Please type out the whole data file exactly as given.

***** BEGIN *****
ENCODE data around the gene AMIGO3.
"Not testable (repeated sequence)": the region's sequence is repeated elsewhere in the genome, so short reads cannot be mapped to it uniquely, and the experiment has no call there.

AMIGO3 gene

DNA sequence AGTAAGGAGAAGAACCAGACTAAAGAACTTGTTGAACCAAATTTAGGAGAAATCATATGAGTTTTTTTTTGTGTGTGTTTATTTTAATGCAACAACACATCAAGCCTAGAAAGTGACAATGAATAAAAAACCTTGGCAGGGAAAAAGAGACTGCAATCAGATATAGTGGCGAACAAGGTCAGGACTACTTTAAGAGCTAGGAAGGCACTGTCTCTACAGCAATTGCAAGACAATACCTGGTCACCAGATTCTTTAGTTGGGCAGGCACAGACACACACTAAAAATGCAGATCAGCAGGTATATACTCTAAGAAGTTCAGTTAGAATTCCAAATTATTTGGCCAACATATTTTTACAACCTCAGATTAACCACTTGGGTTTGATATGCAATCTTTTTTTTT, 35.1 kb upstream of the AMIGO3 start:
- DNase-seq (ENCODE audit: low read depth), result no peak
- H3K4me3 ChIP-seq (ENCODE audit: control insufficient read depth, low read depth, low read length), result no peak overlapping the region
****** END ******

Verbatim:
ENCODE data around the gene AMIGO3.
"Not testable (repeated sequence)": the region's sequence is repeated elsewhere in the genome, so short reads cannot be mapped to it uniquely, and the experiment has no call there.

AMIGO3 gene

DNA sequence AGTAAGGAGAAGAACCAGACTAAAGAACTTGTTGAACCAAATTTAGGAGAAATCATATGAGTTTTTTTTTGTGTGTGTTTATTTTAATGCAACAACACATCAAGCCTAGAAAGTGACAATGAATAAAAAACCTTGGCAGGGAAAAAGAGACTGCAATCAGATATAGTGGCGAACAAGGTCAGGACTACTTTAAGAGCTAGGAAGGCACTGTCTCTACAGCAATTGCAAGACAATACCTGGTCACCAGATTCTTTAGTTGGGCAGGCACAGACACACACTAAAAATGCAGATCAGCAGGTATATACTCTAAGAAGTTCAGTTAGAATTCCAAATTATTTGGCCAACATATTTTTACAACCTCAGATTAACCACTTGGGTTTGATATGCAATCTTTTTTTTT, 35.1 kb upstream of the AMIGO3 start:
- DNase-seq (ENCODE audit: low read depth), result no peak
- H3K4me3 ChIP-seq (ENCODE audit: control insufficient read depth, low read depth, low read length), result no peak overlapping the region